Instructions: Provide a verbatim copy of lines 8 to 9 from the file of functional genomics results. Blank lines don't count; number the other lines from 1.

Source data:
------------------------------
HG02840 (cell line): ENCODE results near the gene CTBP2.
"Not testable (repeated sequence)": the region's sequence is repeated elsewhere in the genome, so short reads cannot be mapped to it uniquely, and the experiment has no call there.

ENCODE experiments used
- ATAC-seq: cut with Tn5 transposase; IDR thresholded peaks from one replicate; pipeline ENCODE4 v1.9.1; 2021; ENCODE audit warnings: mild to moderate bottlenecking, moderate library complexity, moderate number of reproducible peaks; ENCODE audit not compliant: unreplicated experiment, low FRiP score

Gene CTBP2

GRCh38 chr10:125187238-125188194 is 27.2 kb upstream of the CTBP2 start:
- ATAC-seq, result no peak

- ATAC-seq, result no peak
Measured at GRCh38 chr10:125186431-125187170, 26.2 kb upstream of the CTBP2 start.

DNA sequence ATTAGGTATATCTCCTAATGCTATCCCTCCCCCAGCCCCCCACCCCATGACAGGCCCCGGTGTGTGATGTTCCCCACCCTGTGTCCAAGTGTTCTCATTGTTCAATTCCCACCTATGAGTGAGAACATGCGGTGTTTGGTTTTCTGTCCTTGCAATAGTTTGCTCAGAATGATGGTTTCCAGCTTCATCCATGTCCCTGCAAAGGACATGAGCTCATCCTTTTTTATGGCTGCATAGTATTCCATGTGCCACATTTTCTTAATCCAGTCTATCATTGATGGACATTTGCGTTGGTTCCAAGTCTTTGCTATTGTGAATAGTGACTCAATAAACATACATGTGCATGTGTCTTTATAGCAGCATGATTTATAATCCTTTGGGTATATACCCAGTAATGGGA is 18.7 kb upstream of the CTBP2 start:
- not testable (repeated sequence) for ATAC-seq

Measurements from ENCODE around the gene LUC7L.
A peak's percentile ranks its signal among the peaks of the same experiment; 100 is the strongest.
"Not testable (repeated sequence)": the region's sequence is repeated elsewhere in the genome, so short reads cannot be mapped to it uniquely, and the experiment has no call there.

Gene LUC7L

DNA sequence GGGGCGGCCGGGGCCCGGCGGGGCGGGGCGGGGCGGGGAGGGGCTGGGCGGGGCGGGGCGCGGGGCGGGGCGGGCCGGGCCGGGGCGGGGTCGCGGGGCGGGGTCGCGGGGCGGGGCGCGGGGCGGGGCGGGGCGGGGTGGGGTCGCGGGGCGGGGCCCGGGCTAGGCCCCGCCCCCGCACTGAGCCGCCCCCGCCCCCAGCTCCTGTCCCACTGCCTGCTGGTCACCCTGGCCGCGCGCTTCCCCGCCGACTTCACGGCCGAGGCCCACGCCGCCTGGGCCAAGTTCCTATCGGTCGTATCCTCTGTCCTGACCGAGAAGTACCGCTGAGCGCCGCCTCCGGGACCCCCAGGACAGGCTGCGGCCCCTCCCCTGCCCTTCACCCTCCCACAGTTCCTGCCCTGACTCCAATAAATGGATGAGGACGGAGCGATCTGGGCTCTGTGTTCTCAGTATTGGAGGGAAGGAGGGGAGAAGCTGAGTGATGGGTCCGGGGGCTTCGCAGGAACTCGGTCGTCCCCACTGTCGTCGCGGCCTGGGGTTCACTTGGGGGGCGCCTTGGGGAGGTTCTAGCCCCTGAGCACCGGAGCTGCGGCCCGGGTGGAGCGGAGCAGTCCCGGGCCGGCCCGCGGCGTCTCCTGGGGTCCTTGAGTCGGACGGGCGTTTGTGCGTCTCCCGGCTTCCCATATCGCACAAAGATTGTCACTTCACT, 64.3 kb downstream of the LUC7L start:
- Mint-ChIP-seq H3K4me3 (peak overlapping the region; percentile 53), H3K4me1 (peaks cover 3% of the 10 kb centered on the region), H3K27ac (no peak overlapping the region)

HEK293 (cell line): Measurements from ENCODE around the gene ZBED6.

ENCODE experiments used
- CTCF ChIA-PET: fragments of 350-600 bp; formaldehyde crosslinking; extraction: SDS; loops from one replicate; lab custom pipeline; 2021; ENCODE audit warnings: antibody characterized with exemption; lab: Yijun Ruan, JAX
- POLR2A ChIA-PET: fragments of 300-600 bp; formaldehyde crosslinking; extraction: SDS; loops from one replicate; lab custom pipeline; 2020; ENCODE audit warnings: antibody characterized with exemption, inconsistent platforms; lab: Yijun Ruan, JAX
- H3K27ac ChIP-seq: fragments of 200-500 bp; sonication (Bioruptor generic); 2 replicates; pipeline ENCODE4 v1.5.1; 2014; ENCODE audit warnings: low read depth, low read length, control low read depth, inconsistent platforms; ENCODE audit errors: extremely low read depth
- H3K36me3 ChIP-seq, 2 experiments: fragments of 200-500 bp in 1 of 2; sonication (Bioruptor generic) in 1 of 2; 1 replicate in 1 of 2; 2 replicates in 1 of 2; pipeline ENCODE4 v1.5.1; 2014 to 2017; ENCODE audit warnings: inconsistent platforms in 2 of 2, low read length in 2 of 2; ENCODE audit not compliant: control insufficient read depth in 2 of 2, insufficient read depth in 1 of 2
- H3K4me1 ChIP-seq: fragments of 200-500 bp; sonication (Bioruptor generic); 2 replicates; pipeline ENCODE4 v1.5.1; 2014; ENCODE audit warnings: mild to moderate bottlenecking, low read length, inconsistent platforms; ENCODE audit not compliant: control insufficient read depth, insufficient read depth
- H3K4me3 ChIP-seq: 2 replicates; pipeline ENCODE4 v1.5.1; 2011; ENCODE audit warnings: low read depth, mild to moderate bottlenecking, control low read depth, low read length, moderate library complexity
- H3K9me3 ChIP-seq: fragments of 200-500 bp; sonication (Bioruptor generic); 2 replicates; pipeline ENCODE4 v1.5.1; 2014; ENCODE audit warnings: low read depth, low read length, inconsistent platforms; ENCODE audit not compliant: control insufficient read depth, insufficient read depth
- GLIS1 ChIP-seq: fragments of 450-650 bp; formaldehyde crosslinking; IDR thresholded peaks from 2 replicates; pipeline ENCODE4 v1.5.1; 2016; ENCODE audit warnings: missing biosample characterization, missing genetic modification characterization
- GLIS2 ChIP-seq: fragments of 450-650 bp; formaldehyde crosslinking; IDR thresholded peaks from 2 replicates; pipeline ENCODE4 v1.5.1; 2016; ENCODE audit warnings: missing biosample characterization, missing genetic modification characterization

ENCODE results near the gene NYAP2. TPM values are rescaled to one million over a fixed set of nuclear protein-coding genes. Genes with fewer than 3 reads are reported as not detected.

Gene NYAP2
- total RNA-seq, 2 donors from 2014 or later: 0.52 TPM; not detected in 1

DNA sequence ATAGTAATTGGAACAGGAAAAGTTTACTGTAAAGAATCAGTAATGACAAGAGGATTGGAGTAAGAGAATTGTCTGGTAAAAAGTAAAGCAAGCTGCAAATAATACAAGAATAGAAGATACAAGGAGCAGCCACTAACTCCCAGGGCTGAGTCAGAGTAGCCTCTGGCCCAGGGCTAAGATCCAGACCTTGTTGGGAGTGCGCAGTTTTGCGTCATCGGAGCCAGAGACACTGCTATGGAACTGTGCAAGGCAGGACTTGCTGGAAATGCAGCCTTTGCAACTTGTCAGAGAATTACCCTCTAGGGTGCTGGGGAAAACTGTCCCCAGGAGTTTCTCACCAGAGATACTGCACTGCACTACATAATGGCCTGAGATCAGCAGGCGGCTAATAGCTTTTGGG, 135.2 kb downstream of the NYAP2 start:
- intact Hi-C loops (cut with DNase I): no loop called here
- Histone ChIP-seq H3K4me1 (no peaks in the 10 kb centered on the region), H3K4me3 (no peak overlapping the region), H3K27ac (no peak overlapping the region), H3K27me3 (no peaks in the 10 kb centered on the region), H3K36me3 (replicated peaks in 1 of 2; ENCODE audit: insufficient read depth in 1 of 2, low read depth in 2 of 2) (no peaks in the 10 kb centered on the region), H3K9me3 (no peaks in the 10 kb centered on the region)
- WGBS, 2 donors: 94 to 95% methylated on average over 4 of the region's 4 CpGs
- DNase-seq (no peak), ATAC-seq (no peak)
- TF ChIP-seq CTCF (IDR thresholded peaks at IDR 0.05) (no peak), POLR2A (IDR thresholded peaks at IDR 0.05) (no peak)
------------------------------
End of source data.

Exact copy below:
- ATAC-seq, result no peak
Measured at GRCh38 chr10:125186431-125187170, 26.2 kb upstream of the CTBP2 start.